My closest friend has been doing a lot of questioning and soul-searching lately, and in the course of doing so, she started reading up on Buddhism. We’ve been discussing Buddhism and Taoism and some of the tenets thereof, and the one that’s been on my mind most is the idea of living in the moment.
The basic idea is not to dwell too much on the future or the past, but to fully live each moment as it comes along. On the surface and in a general way, this makes a lot of sense to me. Worrying overmuch about the future robs you of joy or contentment in the present. Regretting the past does the same. I understand this, and it’s something that I’m learning to accept and incorporate into my life. But if you look too deeply at the idea, it becomes flawed. Why? Because some moments just aren’t worth experiencing all that deeply.
One of the texts that I read when I was studying up on this philosophy of living in the now said that we spend too much time thinking about things other than the here and now. It gave the examples of worrying about work while on vacation and thinking ahead to the evening or weekend while we’re at work. While I agree that we shouldn’t let worries about work spoil a vacation - the perfect opportunity to live deeply - I’m not so sure that thinking ahead while at work is a bad thing. If, like me, you have a job that doesn’t afford you satisfaction beyond a way to make ends meet, why would you want to experience it deeply? Why wouldn’t you want to think instead about more pleasant things that you have waiting for you after you get done with work for the day? After all, anticipation is one of the things that keeps us human beings from succumbing to inertia. If we had nothing to look forward to, how boring life would be!
On the flip side of the equation, you can take living in the moment too far and think too little of the future or the past. You can forget mistakes you’ve made and end up repeating them. Or you can neglect to anticipate the long-term ramifications of the decisions you make. Sometimes, this isn’t such a bad thing, but other times it can be devastating. I have fallen into the trap of thinking too little about future ramifications because I got so caught up in living in the moment. I’ve been fortunate enough to not have my life wrecked by the consequences, and I believe that I’ve actually benefited greatly from those times when I just say ‘to hell with it’ and jumped off the proverbial cliff. I know others who haven’t been so fortunate. I guess the real trick is to make sure there is a net to catch you when you make that leap.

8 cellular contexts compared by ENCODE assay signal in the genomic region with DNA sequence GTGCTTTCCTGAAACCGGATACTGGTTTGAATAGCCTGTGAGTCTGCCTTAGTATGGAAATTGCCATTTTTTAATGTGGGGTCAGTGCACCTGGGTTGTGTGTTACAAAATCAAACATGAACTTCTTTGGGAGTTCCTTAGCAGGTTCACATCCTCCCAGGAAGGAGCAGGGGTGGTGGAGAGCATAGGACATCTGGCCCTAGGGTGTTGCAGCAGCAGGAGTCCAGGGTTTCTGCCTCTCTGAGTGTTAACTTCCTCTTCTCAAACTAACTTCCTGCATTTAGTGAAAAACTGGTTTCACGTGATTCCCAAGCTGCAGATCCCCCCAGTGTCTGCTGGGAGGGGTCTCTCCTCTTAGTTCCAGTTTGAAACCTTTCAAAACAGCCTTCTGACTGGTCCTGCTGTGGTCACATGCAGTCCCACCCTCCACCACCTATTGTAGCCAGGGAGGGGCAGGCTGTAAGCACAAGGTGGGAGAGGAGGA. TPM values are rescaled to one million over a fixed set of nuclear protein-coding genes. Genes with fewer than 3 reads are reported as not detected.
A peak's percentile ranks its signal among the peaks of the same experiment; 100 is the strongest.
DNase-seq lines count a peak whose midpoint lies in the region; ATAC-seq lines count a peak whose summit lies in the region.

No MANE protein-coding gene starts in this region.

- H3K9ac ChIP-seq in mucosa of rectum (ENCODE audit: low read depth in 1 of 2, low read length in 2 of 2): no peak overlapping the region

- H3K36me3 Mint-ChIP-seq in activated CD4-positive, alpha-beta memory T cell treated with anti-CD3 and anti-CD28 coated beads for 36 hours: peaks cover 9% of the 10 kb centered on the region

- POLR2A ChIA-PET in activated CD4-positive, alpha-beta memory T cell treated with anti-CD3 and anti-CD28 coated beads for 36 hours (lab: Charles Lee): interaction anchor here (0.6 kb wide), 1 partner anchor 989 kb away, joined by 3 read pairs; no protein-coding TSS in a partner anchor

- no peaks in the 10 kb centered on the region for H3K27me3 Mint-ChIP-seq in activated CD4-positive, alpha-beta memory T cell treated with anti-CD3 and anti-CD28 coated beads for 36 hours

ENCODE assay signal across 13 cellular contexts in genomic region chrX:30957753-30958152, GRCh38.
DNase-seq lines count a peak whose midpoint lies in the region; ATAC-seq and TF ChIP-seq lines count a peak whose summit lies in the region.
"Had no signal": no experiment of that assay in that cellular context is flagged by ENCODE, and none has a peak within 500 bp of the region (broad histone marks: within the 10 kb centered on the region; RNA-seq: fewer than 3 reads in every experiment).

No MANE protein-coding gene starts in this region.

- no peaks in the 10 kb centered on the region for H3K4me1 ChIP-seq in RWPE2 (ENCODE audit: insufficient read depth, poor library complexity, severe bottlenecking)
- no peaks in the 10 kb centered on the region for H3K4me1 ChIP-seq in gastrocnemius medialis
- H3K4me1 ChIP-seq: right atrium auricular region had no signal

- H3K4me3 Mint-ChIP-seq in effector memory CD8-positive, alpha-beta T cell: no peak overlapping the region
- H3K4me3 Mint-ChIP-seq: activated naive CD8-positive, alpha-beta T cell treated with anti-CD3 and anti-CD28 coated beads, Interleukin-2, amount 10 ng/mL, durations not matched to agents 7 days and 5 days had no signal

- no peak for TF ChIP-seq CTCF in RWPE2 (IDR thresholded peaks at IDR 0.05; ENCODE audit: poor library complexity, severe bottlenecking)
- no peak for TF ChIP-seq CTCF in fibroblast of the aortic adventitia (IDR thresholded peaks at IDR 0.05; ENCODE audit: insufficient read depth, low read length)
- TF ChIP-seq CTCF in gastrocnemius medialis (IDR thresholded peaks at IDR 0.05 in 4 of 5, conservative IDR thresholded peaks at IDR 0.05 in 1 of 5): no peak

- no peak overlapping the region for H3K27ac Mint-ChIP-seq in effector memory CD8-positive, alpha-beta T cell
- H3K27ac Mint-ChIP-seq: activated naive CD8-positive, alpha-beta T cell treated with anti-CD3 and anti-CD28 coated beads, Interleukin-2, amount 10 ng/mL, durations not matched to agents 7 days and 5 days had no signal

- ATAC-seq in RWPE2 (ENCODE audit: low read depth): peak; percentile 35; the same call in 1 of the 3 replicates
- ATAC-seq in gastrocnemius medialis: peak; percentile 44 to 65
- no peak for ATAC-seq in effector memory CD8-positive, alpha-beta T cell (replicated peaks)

For me the best way of expressing my views of the philosophy is “Carpe Diem.” I’m a big believer in spontaneity and in grabbing opportunities when they arise. I’m a big believer in living life for all it’s worth because it’s uncertain. At the end of the day, though, we still have to deal with a lot of stuff that gets in the way of ‘carpe diem’ - rent and bills and responsibility often collide with the opportunities that life throws at us.
We have to choose our paths carefully so we don’t end up on the streets. Because of this I believe the key to this whole ‘live in the now’ thing is the same as it is for anything else: moderation and balance. We have to find a healthy balance between planning for the future and living in the moment, between anticipation and contentment, between memories and dreams and reality.
I’m not sure how to find that balance, but I’m working on it. I think there are some components that are missing in my life that would make it a lot easier to find that balance. I’m working on that, too.